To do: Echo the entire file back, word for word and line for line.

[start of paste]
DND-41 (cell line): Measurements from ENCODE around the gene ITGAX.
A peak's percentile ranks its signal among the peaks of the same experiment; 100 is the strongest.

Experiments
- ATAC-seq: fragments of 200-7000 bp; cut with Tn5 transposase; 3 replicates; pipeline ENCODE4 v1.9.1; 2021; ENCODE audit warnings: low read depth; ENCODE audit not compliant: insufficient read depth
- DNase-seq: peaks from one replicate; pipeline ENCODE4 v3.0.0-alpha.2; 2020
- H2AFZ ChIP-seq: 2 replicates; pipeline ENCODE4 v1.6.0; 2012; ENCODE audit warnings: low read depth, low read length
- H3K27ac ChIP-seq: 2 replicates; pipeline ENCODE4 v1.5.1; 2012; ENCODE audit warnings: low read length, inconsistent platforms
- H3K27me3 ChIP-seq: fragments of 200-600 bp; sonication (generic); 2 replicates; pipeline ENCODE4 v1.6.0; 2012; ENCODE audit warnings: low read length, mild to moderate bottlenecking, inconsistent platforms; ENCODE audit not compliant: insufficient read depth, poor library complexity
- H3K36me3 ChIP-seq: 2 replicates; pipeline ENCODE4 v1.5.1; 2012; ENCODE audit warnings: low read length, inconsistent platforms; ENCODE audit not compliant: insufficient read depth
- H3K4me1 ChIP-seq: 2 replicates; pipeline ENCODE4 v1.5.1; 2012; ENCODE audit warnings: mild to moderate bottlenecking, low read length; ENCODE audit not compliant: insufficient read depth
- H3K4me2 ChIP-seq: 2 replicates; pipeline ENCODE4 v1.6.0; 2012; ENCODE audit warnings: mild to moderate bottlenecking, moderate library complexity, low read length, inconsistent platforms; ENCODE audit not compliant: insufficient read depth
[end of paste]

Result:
DND-41 (cell line): Measurements from ENCODE around the gene ITGAX.
A peak's percentile ranks its signal among the peaks of the same experiment; 100 is the strongest.

Experiments
- ATAC-seq: fragments of 200-7000 bp; cut with Tn5 transposase; 3 replicates; pipeline ENCODE4 v1.9.1; 2021; ENCODE audit warnings: low read depth; ENCODE audit not compliant: insufficient read depth
- DNase-seq: peaks from one replicate; pipeline ENCODE4 v3.0.0-alpha.2; 2020
- H2AFZ ChIP-seq: 2 replicates; pipeline ENCODE4 v1.6.0; 2012; ENCODE audit warnings: low read depth, low read length
- H3K27ac ChIP-seq: 2 replicates; pipeline ENCODE4 v1.5.1; 2012; ENCODE audit warnings: low read length, inconsistent platforms
- H3K27me3 ChIP-seq: fragments of 200-600 bp; sonication (generic); 2 replicates; pipeline ENCODE4 v1.6.0; 2012; ENCODE audit warnings: low read length, mild to moderate bottlenecking, inconsistent platforms; ENCODE audit not compliant: insufficient read depth, poor library complexity
- H3K36me3 ChIP-seq: 2 replicates; pipeline ENCODE4 v1.5.1; 2012; ENCODE audit warnings: low read length, inconsistent platforms; ENCODE audit not compliant: insufficient read depth
- H3K4me1 ChIP-seq: 2 replicates; pipeline ENCODE4 v1.5.1; 2012; ENCODE audit warnings: mild to moderate bottlenecking, low read length; ENCODE audit not compliant: insufficient read depth
- H3K4me2 ChIP-seq: 2 replicates; pipeline ENCODE4 v1.6.0; 2012; ENCODE audit warnings: mild to moderate bottlenecking, moderate library complexity, low read length, inconsistent platforms; ENCODE audit not compliant: insufficient read depth